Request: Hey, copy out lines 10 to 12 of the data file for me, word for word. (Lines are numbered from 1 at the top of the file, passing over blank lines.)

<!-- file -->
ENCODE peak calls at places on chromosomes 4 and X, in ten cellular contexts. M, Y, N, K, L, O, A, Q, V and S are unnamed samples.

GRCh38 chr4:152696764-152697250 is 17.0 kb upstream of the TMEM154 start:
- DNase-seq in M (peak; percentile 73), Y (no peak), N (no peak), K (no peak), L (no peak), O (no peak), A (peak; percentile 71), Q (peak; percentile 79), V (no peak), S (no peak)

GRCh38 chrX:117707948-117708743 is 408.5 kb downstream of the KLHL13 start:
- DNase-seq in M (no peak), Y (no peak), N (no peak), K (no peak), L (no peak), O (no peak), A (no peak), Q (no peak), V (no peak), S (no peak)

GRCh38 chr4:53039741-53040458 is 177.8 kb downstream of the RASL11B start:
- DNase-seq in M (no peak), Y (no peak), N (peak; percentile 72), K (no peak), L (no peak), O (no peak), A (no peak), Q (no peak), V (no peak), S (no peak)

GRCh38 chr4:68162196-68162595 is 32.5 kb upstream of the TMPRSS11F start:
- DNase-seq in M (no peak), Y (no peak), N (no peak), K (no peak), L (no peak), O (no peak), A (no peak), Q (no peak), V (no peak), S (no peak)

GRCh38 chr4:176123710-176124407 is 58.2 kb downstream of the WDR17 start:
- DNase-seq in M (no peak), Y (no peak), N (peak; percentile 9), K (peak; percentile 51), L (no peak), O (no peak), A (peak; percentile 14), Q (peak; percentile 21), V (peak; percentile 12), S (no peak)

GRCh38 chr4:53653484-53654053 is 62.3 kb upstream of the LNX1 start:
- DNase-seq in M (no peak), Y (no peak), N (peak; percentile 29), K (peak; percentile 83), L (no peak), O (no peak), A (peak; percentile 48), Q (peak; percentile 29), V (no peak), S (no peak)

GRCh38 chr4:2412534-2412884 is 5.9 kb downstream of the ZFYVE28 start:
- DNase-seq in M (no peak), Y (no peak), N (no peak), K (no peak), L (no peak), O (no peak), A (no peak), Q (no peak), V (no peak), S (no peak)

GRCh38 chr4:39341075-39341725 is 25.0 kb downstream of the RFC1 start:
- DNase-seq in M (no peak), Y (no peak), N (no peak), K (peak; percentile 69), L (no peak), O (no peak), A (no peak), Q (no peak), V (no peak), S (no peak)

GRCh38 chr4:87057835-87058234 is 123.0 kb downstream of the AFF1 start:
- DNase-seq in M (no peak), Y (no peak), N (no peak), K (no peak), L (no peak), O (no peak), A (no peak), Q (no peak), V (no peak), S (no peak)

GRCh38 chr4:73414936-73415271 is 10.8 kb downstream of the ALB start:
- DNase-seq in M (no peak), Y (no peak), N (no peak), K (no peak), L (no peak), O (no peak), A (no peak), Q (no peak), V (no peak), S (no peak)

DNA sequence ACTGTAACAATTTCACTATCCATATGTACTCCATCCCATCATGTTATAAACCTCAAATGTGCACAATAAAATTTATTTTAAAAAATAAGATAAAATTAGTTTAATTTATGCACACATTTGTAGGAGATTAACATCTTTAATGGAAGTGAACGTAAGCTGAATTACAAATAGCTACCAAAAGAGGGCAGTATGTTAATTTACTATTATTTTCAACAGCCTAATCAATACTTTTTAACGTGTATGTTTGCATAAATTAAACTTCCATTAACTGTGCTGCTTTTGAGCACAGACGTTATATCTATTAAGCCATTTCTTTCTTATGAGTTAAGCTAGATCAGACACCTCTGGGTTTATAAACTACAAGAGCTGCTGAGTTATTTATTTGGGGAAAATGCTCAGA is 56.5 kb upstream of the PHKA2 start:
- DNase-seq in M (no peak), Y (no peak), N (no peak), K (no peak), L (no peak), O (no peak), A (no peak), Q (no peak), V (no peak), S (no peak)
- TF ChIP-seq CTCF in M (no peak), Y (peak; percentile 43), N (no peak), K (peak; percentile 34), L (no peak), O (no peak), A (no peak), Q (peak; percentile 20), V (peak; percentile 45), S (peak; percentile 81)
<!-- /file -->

GRCh38 chr4:176123710-176124407 is 58.2 kb downstream of the WDR17 start:
- DNase-seq in M (no peak), Y (no peak), N (peak; percentile 9), K (peak; percentile 51), L (no peak), O (no peak), A (peak; percentile 14), Q (peak; percentile 21), V (peak; percentile 12), S (no peak)

GRCh38 chr4:53653484-53654053 is 62.3 kb upstream of the LNX1 start: